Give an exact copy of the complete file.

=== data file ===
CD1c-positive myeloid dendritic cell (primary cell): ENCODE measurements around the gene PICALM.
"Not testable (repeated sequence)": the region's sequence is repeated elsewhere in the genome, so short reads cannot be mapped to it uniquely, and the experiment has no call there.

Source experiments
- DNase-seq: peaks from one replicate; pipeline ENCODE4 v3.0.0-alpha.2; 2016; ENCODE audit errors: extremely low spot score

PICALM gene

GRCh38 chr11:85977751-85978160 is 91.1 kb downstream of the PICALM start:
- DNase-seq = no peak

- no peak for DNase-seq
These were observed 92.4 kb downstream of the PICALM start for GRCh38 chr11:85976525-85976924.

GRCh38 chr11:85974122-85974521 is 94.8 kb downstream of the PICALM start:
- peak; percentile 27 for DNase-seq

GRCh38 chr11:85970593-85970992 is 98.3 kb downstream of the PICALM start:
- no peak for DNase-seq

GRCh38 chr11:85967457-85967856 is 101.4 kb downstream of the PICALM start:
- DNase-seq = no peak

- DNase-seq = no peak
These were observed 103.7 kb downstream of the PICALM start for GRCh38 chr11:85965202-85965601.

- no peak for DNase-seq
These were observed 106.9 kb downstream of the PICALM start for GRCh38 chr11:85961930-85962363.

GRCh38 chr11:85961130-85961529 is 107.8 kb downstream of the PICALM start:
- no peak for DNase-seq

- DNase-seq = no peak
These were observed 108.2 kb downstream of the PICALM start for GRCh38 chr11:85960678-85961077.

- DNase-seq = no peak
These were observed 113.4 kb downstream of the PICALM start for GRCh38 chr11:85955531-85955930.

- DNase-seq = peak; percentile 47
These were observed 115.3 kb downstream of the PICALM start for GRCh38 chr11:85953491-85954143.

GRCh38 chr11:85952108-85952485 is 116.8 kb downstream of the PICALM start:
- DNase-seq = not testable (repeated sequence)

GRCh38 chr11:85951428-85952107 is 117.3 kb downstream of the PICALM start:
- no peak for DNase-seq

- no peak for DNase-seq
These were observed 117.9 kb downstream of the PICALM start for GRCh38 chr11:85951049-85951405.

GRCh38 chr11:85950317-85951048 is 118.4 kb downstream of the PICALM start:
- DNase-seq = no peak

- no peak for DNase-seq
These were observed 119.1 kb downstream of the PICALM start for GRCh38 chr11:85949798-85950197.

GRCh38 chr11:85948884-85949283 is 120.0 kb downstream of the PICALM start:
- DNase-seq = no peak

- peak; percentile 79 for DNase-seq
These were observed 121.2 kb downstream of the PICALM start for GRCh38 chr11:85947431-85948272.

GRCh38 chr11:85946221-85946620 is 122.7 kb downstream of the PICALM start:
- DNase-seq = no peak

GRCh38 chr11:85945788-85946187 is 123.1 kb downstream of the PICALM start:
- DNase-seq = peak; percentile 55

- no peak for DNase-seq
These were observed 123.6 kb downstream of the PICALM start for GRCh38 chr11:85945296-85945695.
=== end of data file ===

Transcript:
CD1c-positive myeloid dendritic cell (primary cell): ENCODE measurements around the gene PICALM.
"Not testable (repeated sequence)": the region's sequence is repeated elsewhere in the genome, so short reads cannot be mapped to it uniquely, and the experiment has no call there.

Source experiments
- DNase-seq: peaks from one replicate; pipeline ENCODE4 v3.0.0-alpha.2; 2016; ENCODE audit errors: extremely low spot score

PICALM gene

GRCh38 chr11:85977751-85978160 is 91.1 kb downstream of the PICALM start:
- DNase-seq = no peak

- no peak for DNase-seq
These were observed 92.4 kb downstream of the PICALM start for GRCh38 chr11:85976525-85976924.

GRCh38 chr11:85974122-85974521 is 94.8 kb downstream of the PICALM start:
- peak; percentile 27 for DNase-seq

GRCh38 chr11:85970593-85970992 is 98.3 kb downstream of the PICALM start:
- no peak for DNase-seq

GRCh38 chr11:85967457-85967856 is 101.4 kb downstream of the PICALM start:
- DNase-seq = no peak

- DNase-seq = no peak
These were observed 103.7 kb downstream of the PICALM start for GRCh38 chr11:85965202-85965601.

- no peak for DNase-seq
These were observed 106.9 kb downstream of the PICALM start for GRCh38 chr11:85961930-85962363.

GRCh38 chr11:85961130-85961529 is 107.8 kb downstream of the PICALM start:
- no peak for DNase-seq

- DNase-seq = no peak
These were observed 108.2 kb downstream of the PICALM start for GRCh38 chr11:85960678-85961077.

- DNase-seq = no peak
These were observed 113.4 kb downstream of the PICALM start for GRCh38 chr11:85955531-85955930.

- DNase-seq = peak; percentile 47
These were observed 115.3 kb downstream of the PICALM start for GRCh38 chr11:85953491-85954143.

GRCh38 chr11:85952108-85952485 is 116.8 kb downstream of the PICALM start:
- DNase-seq = not testable (repeated sequence)

GRCh38 chr11:85951428-85952107 is 117.3 kb downstream of the PICALM start:
- no peak for DNase-seq

- no peak for DNase-seq
These were observed 117.9 kb downstream of the PICALM start for GRCh38 chr11:85951049-85951405.

GRCh38 chr11:85950317-85951048 is 118.4 kb downstream of the PICALM start:
- DNase-seq = no peak

- no peak for DNase-seq
These were observed 119.1 kb downstream of the PICALM start for GRCh38 chr11:85949798-85950197.

GRCh38 chr11:85948884-85949283 is 120.0 kb downstream of the PICALM start:
- DNase-seq = no peak

- peak; percentile 79 for DNase-seq
These were observed 121.2 kb downstream of the PICALM start for GRCh38 chr11:85947431-85948272.

GRCh38 chr11:85946221-85946620 is 122.7 kb downstream of the PICALM start:
- DNase-seq = no peak

GRCh38 chr11:85945788-85946187 is 123.1 kb downstream of the PICALM start:
- DNase-seq = peak; percentile 55

- no peak for DNase-seq
These were observed 123.6 kb downstream of the PICALM start for GRCh38 chr11:85945296-85945695.